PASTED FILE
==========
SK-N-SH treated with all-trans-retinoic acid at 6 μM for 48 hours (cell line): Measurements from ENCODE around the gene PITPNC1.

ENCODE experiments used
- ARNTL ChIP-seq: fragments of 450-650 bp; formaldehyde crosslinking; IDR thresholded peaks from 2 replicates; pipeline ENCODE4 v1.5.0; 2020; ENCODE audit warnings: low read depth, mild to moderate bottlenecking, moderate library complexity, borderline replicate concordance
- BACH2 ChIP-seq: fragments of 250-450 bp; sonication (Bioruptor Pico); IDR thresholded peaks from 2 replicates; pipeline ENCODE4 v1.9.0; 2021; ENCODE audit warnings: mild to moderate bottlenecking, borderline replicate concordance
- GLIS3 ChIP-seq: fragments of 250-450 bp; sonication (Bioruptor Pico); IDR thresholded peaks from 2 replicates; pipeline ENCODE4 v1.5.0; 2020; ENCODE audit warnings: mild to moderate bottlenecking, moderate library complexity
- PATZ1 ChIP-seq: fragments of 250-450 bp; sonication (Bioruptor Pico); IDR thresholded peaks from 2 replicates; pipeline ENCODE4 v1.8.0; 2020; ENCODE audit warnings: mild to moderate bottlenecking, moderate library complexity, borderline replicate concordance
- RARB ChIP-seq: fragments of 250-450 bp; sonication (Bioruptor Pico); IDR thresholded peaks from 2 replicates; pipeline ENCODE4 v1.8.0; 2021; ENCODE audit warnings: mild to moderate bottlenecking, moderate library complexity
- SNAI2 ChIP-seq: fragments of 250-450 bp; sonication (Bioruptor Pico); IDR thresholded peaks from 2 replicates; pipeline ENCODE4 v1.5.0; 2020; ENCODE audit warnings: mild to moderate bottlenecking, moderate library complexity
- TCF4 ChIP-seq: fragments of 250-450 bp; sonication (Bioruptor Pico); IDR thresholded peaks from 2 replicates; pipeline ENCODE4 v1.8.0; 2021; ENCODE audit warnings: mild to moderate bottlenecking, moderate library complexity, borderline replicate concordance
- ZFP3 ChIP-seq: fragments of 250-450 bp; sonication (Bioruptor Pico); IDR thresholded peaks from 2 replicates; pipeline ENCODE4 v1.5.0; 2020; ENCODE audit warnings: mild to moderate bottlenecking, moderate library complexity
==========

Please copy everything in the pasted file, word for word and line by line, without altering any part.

SK-N-SH treated with all-trans-retinoic acid at 6 μM for 48 hours (cell line): Measurements from ENCODE around the gene PITPNC1.

ENCODE experiments used
- ARNTL ChIP-seq: fragments of 450-650 bp; formaldehyde crosslinking; IDR thresholded peaks from 2 replicates; pipeline ENCODE4 v1.5.0; 2020; ENCODE audit warnings: low read depth, mild to moderate bottlenecking, moderate library complexity, borderline replicate concordance
- BACH2 ChIP-seq: fragments of 250-450 bp; sonication (Bioruptor Pico); IDR thresholded peaks from 2 replicates; pipeline ENCODE4 v1.9.0; 2021; ENCODE audit warnings: mild to moderate bottlenecking, borderline replicate concordance
- GLIS3 ChIP-seq: fragments of 250-450 bp; sonication (Bioruptor Pico); IDR thresholded peaks from 2 replicates; pipeline ENCODE4 v1.5.0; 2020; ENCODE audit warnings: mild to moderate bottlenecking, moderate library complexity
- PATZ1 ChIP-seq: fragments of 250-450 bp; sonication (Bioruptor Pico); IDR thresholded peaks from 2 replicates; pipeline ENCODE4 v1.8.0; 2020; ENCODE audit warnings: mild to moderate bottlenecking, moderate library complexity, borderline replicate concordance
- RARB ChIP-seq: fragments of 250-450 bp; sonication (Bioruptor Pico); IDR thresholded peaks from 2 replicates; pipeline ENCODE4 v1.8.0; 2021; ENCODE audit warnings: mild to moderate bottlenecking, moderate library complexity
- SNAI2 ChIP-seq: fragments of 250-450 bp; sonication (Bioruptor Pico); IDR thresholded peaks from 2 replicates; pipeline ENCODE4 v1.5.0; 2020; ENCODE audit warnings: mild to moderate bottlenecking, moderate library complexity
- TCF4 ChIP-seq: fragments of 250-450 bp; sonication (Bioruptor Pico); IDR thresholded peaks from 2 replicates; pipeline ENCODE4 v1.8.0; 2021; ENCODE audit warnings: mild to moderate bottlenecking, moderate library complexity, borderline replicate concordance
- ZFP3 ChIP-seq: fragments of 250-450 bp; sonication (Bioruptor Pico); IDR thresholded peaks from 2 replicates; pipeline ENCODE4 v1.5.0; 2020; ENCODE audit warnings: mild to moderate bottlenecking, moderate library complexity